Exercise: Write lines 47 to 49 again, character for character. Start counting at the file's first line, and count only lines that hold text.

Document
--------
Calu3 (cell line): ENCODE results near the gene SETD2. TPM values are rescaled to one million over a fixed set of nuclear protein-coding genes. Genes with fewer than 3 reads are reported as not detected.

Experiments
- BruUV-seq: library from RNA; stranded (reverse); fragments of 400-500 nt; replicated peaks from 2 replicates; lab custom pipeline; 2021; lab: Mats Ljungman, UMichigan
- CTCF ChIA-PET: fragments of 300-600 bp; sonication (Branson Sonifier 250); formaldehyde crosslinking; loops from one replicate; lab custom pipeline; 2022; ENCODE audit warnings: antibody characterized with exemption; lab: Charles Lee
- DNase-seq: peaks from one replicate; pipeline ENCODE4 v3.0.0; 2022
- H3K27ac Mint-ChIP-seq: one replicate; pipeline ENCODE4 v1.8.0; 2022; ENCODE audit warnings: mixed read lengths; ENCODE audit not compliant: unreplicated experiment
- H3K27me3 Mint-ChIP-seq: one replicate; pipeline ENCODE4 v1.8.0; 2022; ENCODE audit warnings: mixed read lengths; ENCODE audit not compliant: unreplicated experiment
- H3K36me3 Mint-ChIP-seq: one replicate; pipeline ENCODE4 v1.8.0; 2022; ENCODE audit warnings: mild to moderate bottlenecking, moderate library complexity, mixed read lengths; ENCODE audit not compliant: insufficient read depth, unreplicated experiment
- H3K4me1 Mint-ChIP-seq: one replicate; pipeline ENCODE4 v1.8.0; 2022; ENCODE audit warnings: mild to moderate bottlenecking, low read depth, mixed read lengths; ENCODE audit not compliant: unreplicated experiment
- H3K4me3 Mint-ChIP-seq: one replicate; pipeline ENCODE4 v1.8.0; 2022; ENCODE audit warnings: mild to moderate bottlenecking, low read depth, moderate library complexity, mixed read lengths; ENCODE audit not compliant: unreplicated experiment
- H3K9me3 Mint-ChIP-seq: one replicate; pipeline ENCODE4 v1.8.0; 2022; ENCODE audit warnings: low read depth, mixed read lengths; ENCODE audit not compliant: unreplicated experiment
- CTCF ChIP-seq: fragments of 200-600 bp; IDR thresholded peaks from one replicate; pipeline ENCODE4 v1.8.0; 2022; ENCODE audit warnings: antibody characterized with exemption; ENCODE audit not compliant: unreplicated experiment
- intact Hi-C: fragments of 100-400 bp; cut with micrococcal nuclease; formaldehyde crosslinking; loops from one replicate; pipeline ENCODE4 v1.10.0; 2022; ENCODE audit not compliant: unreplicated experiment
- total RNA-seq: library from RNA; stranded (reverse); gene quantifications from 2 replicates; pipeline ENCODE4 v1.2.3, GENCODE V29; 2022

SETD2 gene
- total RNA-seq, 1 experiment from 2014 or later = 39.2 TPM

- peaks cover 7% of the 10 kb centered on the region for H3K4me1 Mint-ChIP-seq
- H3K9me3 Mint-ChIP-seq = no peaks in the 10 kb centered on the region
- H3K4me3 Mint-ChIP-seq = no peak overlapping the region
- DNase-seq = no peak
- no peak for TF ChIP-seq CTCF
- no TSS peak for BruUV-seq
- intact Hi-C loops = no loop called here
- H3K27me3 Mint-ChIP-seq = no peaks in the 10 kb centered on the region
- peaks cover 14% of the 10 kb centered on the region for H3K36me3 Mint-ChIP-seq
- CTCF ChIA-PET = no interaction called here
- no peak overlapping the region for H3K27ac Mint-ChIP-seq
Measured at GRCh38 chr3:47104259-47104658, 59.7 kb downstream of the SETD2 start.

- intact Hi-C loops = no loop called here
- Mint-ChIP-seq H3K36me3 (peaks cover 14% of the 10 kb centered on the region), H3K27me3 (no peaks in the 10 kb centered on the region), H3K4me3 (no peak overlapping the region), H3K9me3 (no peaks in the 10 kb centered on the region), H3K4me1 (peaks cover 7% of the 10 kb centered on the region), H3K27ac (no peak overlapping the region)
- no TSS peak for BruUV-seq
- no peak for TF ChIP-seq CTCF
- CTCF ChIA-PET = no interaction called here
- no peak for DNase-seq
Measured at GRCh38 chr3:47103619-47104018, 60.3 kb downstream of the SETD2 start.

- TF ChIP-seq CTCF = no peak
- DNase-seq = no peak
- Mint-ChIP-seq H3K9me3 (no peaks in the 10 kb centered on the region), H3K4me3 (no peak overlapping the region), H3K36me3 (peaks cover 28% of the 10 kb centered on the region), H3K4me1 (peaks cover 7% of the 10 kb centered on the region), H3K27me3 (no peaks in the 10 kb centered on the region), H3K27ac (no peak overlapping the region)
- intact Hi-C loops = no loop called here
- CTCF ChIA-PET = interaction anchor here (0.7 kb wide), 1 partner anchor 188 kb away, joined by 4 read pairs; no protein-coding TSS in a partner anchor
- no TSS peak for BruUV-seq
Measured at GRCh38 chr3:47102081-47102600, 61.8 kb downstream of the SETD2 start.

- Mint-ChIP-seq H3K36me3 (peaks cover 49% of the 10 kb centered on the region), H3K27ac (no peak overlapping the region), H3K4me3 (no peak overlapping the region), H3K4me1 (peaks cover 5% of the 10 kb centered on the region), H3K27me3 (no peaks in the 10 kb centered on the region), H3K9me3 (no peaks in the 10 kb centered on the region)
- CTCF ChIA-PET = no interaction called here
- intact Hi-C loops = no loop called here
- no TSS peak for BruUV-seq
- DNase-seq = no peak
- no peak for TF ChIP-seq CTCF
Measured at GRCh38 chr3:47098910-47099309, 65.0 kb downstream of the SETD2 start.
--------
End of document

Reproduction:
- DNase-seq = no peak
- no peak for TF ChIP-seq CTCF
Measured at GRCh38 chr3:47098910-47099309, 65.0 kb downstream of the SETD2 start.